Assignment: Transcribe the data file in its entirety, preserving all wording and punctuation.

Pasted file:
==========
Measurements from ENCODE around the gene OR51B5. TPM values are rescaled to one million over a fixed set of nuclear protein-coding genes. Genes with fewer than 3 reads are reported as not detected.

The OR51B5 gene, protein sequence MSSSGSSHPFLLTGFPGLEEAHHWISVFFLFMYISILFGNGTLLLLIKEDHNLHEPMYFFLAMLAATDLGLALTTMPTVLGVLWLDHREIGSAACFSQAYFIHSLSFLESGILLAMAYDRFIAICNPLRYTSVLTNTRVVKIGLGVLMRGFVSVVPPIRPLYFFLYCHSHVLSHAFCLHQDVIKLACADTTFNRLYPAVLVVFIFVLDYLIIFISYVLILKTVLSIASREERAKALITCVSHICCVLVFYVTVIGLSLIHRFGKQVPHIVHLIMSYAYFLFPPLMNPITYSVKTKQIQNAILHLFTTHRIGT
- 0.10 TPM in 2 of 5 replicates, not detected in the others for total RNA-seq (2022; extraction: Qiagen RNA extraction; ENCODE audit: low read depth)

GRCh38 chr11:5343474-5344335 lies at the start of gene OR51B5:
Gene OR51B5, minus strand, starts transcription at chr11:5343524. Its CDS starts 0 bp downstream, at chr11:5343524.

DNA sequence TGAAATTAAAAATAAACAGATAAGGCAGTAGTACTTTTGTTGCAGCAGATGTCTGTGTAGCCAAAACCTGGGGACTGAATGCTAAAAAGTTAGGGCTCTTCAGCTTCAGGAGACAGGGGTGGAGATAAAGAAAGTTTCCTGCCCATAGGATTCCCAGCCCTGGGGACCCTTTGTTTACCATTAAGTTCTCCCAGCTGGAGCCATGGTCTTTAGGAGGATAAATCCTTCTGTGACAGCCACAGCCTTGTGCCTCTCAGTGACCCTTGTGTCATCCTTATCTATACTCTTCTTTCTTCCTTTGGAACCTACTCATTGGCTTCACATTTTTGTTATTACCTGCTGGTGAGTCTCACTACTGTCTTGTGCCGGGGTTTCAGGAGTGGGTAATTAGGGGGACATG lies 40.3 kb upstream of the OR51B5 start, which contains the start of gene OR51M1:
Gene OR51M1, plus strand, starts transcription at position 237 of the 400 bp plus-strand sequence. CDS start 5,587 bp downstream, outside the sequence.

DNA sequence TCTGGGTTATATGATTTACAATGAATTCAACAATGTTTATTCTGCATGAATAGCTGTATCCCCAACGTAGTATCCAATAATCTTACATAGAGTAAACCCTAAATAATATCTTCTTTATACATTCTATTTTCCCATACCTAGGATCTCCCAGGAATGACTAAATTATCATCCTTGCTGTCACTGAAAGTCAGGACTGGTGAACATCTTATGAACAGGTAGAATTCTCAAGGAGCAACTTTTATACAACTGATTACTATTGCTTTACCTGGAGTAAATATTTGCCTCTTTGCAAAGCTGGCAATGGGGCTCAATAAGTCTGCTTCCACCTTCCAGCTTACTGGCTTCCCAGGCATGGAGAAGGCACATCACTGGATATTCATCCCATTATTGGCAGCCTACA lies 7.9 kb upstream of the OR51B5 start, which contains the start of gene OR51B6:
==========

Measurements from ENCODE around the gene OR51B5. TPM values are rescaled to one million over a fixed set of nuclear protein-coding genes. Genes with fewer than 3 reads are reported as not detected.

The OR51B5 gene, protein sequence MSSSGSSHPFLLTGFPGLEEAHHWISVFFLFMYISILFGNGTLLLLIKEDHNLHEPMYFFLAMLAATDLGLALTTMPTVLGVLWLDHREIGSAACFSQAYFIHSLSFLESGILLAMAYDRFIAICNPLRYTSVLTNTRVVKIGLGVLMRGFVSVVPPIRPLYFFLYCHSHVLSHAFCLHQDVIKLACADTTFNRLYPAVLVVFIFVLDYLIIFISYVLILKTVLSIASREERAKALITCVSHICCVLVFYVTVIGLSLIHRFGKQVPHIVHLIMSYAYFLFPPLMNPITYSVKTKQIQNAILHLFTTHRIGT
- 0.10 TPM in 2 of 5 replicates, not detected in the others for total RNA-seq (2022; extraction: Qiagen RNA extraction; ENCODE audit: low read depth)

GRCh38 chr11:5343474-5344335 lies at the start of gene OR51B5:
Gene OR51B5, minus strand, starts transcription at chr11:5343524. Its CDS starts 0 bp downstream, at chr11:5343524.

DNA sequence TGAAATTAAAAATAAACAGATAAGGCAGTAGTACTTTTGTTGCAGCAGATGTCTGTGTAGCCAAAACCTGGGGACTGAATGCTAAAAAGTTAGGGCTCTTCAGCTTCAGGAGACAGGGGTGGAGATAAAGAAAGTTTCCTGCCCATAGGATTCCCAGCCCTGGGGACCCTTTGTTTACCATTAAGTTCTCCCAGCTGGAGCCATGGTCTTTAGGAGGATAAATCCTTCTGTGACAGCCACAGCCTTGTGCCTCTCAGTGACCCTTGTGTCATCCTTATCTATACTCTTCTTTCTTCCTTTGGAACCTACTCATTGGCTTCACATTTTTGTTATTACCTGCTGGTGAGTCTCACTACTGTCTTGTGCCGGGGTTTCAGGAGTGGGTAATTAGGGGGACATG lies 40.3 kb upstream of the OR51B5 start, which contains the start of gene OR51M1:
Gene OR51M1, plus strand, starts transcription at position 237 of the 400 bp plus-strand sequence. CDS start 5,587 bp downstream, outside the sequence.

DNA sequence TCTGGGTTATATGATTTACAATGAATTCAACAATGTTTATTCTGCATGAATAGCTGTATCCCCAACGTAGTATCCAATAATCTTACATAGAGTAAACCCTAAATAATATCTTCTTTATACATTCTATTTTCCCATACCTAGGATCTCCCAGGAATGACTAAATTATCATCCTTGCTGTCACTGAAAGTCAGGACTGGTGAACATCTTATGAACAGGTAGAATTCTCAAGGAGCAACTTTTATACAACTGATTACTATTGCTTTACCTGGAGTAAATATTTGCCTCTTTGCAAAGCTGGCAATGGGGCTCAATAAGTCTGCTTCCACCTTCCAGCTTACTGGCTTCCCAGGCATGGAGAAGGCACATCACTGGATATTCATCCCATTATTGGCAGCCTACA lies 7.9 kb upstream of the OR51B5 start, which contains the start of gene OR51B6: